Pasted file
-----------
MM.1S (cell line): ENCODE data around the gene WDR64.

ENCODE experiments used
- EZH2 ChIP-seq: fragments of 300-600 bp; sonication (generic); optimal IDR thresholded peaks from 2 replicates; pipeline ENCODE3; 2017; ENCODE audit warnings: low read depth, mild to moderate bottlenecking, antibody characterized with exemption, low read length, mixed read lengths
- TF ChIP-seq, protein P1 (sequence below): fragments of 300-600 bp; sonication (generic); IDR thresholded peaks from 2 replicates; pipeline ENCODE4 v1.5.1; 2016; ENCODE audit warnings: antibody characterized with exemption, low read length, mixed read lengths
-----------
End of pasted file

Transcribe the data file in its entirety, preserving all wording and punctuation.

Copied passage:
MM.1S (cell line): ENCODE data around the gene WDR64.

ENCODE experiments used
- EZH2 ChIP-seq: fragments of 300-600 bp; sonication (generic); optimal IDR thresholded peaks from 2 replicates; pipeline ENCODE3; 2017; ENCODE audit warnings: low read depth, mild to moderate bottlenecking, antibody characterized with exemption, low read length, mixed read lengths
- TF ChIP-seq, protein P1 (sequence below): fragments of 300-600 bp; sonication (generic); IDR thresholded peaks from 2 replicates; pipeline ENCODE4 v1.5.1; 2016; ENCODE audit warnings: antibody characterized with exemption, low read length, mixed read lengths